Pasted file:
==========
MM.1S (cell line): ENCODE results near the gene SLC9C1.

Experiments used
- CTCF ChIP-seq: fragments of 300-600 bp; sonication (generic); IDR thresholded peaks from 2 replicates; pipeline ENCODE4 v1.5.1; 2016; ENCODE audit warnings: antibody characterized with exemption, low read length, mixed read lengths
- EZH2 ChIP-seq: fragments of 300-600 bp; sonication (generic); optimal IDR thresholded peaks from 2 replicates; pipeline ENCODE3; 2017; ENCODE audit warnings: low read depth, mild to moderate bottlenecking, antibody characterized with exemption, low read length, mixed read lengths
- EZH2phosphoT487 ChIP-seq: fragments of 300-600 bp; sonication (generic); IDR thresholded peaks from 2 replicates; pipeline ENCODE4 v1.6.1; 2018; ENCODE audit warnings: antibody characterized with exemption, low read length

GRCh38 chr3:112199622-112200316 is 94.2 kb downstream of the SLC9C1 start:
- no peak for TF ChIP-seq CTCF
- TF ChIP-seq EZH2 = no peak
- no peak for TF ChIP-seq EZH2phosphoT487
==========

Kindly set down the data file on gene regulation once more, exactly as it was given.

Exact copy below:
MM.1S (cell line): ENCODE results near the gene SLC9C1.

Experiments used
- CTCF ChIP-seq: fragments of 300-600 bp; sonication (generic); IDR thresholded peaks from 2 replicates; pipeline ENCODE4 v1.5.1; 2016; ENCODE audit warnings: antibody characterized with exemption, low read length, mixed read lengths
- EZH2 ChIP-seq: fragments of 300-600 bp; sonication (generic); optimal IDR thresholded peaks from 2 replicates; pipeline ENCODE3; 2017; ENCODE audit warnings: low read depth, mild to moderate bottlenecking, antibody characterized with exemption, low read length, mixed read lengths
- EZH2phosphoT487 ChIP-seq: fragments of 300-600 bp; sonication (generic); IDR thresholded peaks from 2 replicates; pipeline ENCODE4 v1.6.1; 2018; ENCODE audit warnings: antibody characterized with exemption, low read length

GRCh38 chr3:112199622-112200316 is 94.2 kb downstream of the SLC9C1 start:
- no peak for TF ChIP-seq CTCF
- TF ChIP-seq EZH2 = no peak
- no peak for TF ChIP-seq EZH2phosphoT487